column arrived at the Chandler house, I met our troops falling back, the ground in dispute having ben yielded to the enemy. I do not think it could have been held by any number of guns I could have placed in the contracted ground near the Chancellor house. The enemy's position was greatly superior, and our batteries were subjected to a direct enfilading and reverse fire. The Fifth maine Battery was in position near the Chancellor house. I am not familiar with its history during the morning, except that it was exposed to a most destructive fire, badly cut up, and the five pieces finally brought off by hand by the infantry of Hancock;s division. Lieutenant Kirby was placed in command of it about 9 a. m. by General Couch, and was dangerously wounded, as was the permanent commander of the battery and two of the subalterns. It is due to the brave and gallant Kirby that a permanent record be made of his conduct. His thigh was fractured by a ball from a spherical case shot, yet when it was proposed to move him from the field he exclaimed, "No! take off that gun first."
I understand that some dissatisfaction has been expressed that the batteries near the Chancellor house did not disregard the fire against them and turn their attention to the rebel infantry in the woods near by, but from whose fire they were suffering little or nothing. My own judgment is that the only thing that could have enabled us to hold the ground was to have silenced the enemy's batteries. Their fire was so accurate and so heavy that a battery exposed to it and not replying to it, especially if the battery was required to uncover entirely and expose itself to a flank fire, would have been disabled (as was Leppien's battery) in short order. The experiment would have cost us either guns or a great many men killed and wounded in running them off by hand.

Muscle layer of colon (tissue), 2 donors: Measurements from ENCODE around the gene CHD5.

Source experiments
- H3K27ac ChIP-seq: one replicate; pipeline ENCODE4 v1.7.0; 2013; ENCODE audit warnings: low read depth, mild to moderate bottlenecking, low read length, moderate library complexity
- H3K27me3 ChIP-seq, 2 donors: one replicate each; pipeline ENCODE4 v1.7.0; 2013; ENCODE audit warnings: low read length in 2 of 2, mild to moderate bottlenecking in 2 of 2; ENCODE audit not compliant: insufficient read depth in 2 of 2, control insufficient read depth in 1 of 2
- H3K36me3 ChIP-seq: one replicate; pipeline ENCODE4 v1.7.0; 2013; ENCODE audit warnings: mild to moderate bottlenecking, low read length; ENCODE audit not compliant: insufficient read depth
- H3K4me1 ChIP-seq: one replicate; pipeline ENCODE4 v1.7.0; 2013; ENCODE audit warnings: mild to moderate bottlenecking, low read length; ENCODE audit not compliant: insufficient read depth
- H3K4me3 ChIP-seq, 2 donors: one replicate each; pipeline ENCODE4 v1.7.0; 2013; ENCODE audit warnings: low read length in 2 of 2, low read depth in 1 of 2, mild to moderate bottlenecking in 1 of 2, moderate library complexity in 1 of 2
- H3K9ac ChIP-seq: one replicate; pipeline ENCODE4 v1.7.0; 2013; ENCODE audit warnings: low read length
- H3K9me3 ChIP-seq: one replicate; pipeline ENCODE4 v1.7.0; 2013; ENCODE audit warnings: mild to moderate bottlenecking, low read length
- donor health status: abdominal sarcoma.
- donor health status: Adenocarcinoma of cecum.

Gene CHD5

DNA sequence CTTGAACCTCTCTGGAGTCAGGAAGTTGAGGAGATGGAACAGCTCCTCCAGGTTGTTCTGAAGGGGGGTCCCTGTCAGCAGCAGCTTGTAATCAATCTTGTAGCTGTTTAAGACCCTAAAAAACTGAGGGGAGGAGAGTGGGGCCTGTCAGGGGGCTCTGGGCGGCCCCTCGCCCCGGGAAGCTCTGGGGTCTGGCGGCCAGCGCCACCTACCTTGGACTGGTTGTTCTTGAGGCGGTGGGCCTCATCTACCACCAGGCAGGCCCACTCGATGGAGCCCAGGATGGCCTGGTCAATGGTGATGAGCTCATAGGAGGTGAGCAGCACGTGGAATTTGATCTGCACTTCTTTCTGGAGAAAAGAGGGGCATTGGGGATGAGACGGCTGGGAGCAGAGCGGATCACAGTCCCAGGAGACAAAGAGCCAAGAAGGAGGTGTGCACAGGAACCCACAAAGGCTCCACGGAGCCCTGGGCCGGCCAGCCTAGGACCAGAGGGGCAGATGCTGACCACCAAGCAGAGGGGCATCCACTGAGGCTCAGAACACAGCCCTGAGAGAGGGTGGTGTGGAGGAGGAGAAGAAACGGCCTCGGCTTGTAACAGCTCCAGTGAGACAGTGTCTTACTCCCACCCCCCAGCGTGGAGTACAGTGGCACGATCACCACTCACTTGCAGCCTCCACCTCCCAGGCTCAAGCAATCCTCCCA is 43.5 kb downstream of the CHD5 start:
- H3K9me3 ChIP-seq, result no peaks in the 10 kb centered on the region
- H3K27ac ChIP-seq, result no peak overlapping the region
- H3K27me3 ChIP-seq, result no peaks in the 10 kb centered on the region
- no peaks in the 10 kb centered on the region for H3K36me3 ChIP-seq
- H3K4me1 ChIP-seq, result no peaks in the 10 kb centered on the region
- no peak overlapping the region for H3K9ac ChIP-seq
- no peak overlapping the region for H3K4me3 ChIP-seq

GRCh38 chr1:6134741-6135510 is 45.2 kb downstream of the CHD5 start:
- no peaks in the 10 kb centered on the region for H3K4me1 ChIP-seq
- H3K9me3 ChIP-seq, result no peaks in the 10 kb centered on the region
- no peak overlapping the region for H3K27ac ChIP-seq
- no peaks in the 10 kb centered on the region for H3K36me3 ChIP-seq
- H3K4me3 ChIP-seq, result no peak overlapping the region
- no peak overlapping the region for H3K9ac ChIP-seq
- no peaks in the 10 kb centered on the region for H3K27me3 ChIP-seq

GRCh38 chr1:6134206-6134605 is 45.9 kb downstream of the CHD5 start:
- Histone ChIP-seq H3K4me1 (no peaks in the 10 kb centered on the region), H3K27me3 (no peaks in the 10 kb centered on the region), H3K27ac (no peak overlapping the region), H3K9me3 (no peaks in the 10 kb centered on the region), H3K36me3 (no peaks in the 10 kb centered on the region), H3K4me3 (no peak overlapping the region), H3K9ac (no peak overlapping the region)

I would mention the officers and men of Pettit's battery and Lieutenants O'Donohue and Field and the men of Thomas' battery for good conduct. The latter battery lost one caisson, the horses being disabled and no time to replace them, and the former ha done caisson blown up.
Kirby's battery (Lieutenant Woodruff) and Ames' battery were in position near the Chandler house, under Captain Weed, Fifth U. S. Artillery, during the remainder of the day and until the troops were withdrawn. Ames was engaged, but suffered no loss.
On Tuesday morning the three rifle batteries were placed in position to cover the removal of the bridges.
The batteries reoccupied their old camps by Wednesday morning, May 7.
Adams' battery and Hazard's (under Lieutenant Brown) were both engaged at Fredericksburg ont eh 3rd. The first named was under a very heavy fire and suffered severely, as will be seen by the accompanying table . Great credit is due Captain Adams. Lieutenants Torslow, Allen, Kelly (dead), and Chase, for the manner in which they discharged their duties. Lieutenants Allen and Torslow were slightly wounded, but did not leave the field. Lieutenant Kelley lived by a few hours after being struck. Hazard's battery was not so warmly engaged, and its loss was inconsiderable. Officers and men acquitted themselves well.
Inclosed herewith are the reports of battery commanders and a tabulated statement of the losses of men* and material as far as ascertained.
Very respectfully, your obedient servant,
C. H. MORGAN,
Lieutenant-Colonel, Insp. General and Chief of Art., Second Corps.
Captain JOHN S. SCHULTZE,
Acting Assistant Adjutant-General, Second Army Corps.
*Embodied in revised statement, pp. 176, 177.